When it comes to self-expression, there’s a unifying duality that exists for Daniel Spivak: a love for song as an instrument of dissemination, and the empowerment of the Jewish community. As one of the four newest recruits for NJBeats, it seems his peers share the same commitment to inspiration. Tulane’s first and only Jewish a cappella group was formed a little over three years ago, with the intention of sharing a love for music with the New Orleans community and to encourage “more groups like [theirs] to pop-up” around the city, according to Spivak. He joined the group this year after recognizing a chance to develop connections with his culture and the people who are a part of the Jewish community in New Orleans, including those on the Tulane campus, where roughly 40% of the student population is Jewish. City-wide, the Jewish population in New Orleans is roughly 12,000, excluding Tulane. This means that the students can exercise a considerable impact on the city itself, and NJBeats is just one example of an organization which is doing just that.

“I originally had doubts about [NJBeats] being a Jewish a cappella group, over the restraints that come with choosing songs,” noted Spivak, “but I really enjoyed it, and joining the group turned out to be a really good decision.”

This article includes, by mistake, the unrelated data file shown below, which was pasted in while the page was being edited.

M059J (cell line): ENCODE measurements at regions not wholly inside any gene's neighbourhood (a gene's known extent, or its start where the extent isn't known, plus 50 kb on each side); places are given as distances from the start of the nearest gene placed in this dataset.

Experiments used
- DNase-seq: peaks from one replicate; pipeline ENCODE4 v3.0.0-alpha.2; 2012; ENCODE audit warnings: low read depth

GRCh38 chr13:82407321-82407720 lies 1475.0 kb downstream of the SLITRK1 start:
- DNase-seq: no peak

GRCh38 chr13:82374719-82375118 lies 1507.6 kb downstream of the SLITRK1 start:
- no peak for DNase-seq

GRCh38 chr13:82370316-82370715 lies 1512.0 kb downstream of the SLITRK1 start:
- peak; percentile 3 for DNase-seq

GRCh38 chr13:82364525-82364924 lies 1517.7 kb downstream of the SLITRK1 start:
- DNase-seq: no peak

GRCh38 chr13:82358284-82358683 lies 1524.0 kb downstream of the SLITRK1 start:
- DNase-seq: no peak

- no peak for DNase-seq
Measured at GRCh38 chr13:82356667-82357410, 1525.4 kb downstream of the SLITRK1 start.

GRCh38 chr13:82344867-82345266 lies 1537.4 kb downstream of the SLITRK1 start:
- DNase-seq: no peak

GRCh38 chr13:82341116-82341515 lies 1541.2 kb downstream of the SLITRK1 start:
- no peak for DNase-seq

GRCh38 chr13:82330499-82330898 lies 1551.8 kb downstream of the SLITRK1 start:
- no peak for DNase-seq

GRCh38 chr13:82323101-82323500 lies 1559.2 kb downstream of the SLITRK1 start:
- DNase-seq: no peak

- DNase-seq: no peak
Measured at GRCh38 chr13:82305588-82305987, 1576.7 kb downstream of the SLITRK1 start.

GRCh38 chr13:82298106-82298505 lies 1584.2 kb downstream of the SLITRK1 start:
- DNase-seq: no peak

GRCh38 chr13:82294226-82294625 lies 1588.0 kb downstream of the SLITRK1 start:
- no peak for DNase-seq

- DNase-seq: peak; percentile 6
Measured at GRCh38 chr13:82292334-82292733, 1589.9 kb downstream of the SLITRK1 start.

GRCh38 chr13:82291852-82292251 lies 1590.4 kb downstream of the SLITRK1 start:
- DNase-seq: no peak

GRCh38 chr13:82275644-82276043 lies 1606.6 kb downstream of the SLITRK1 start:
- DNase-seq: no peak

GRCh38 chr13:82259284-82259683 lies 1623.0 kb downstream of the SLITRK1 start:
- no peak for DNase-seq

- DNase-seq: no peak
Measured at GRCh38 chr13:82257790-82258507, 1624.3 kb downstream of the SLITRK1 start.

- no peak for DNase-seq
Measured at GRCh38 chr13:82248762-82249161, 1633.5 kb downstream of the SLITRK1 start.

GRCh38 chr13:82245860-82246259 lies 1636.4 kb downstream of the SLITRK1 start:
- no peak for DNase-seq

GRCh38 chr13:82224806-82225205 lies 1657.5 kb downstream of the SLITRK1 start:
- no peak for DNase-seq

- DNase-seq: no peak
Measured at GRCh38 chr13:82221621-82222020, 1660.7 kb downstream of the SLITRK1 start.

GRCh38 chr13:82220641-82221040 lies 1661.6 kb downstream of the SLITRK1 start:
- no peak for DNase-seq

Despite his initial concerns regarding the potential pool of available songs, Spivak soon discovered that there was never any reason to cast doubt on the group, which is gradually and gracefully becoming a force for Jewish empowerment in the New Orleans area, particularly through their choice of songs. Over the past few weeks, they have been operating a wildly successful fundraising campaign with the intention of releasing the first NJBeats studio album; so far the group has raised nearly $4000, all of which will contribute to the high cost of production in a professional studio. The track list has yet to be decided, but according to the group, will consist of mostly Jewish and Israeli artists, with a few songs recorded in Hebrew. 

So, in addition to inciting the creation similar organizations in the city, the NJBeats hope to proudly represent and inspire the Jewish community, and share their love of its music to anyone that is willing to listen. One such example of a positive impact on the community they have exercised is a video they posted to the NJBeats Facebook page, a tribute video for the “recuperation of all those in need of healing”; the video received over 154 shares and twenty thousand views. Among them were Tulane students, family members, New Orleans community members, and supporters from around the country. For these students and their love of the community, this endeavor transcends a capella, but is still fundamentally rooted in a love of music.

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